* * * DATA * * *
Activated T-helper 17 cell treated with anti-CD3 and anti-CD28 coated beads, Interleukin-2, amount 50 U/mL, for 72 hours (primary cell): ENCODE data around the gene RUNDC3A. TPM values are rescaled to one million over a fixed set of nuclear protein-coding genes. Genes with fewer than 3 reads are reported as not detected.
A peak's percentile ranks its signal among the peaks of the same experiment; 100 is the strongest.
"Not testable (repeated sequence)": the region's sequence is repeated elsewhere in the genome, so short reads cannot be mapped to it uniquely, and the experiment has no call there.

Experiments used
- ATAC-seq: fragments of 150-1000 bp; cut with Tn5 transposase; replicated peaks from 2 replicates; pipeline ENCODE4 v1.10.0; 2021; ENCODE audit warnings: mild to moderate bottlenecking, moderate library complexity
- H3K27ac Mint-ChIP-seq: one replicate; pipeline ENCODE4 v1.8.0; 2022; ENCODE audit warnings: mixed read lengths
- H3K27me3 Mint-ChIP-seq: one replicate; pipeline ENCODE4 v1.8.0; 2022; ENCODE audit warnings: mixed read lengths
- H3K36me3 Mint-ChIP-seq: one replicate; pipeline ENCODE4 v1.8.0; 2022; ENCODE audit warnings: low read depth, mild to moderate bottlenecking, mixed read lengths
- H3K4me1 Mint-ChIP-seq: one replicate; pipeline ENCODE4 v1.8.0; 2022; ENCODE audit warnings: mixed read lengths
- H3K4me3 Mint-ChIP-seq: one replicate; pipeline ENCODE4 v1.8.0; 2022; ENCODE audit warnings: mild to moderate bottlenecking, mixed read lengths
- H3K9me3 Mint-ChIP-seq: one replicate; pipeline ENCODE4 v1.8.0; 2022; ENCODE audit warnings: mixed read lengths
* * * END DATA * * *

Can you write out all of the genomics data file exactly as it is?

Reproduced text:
Activated T-helper 17 cell treated with anti-CD3 and anti-CD28 coated beads, Interleukin-2, amount 50 U/mL, for 72 hours (primary cell): ENCODE data around the gene RUNDC3A. TPM values are rescaled to one million over a fixed set of nuclear protein-coding genes. Genes with fewer than 3 reads are reported as not detected.
A peak's percentile ranks its signal among the peaks of the same experiment; 100 is the strongest.
"Not testable (repeated sequence)": the region's sequence is repeated elsewhere in the genome, so short reads cannot be mapped to it uniquely, and the experiment has no call there.

Experiments used
- ATAC-seq: fragments of 150-1000 bp; cut with Tn5 transposase; replicated peaks from 2 replicates; pipeline ENCODE4 v1.10.0; 2021; ENCODE audit warnings: mild to moderate bottlenecking, moderate library complexity
- H3K27ac Mint-ChIP-seq: one replicate; pipeline ENCODE4 v1.8.0; 2022; ENCODE audit warnings: mixed read lengths
- H3K27me3 Mint-ChIP-seq: one replicate; pipeline ENCODE4 v1.8.0; 2022; ENCODE audit warnings: mixed read lengths
- H3K36me3 Mint-ChIP-seq: one replicate; pipeline ENCODE4 v1.8.0; 2022; ENCODE audit warnings: low read depth, mild to moderate bottlenecking, mixed read lengths
- H3K4me1 Mint-ChIP-seq: one replicate; pipeline ENCODE4 v1.8.0; 2022; ENCODE audit warnings: mixed read lengths
- H3K4me3 Mint-ChIP-seq: one replicate; pipeline ENCODE4 v1.8.0; 2022; ENCODE audit warnings: mild to moderate bottlenecking, mixed read lengths
- H3K9me3 Mint-ChIP-seq: one replicate; pipeline ENCODE4 v1.8.0; 2022; ENCODE audit warnings: mixed read lengths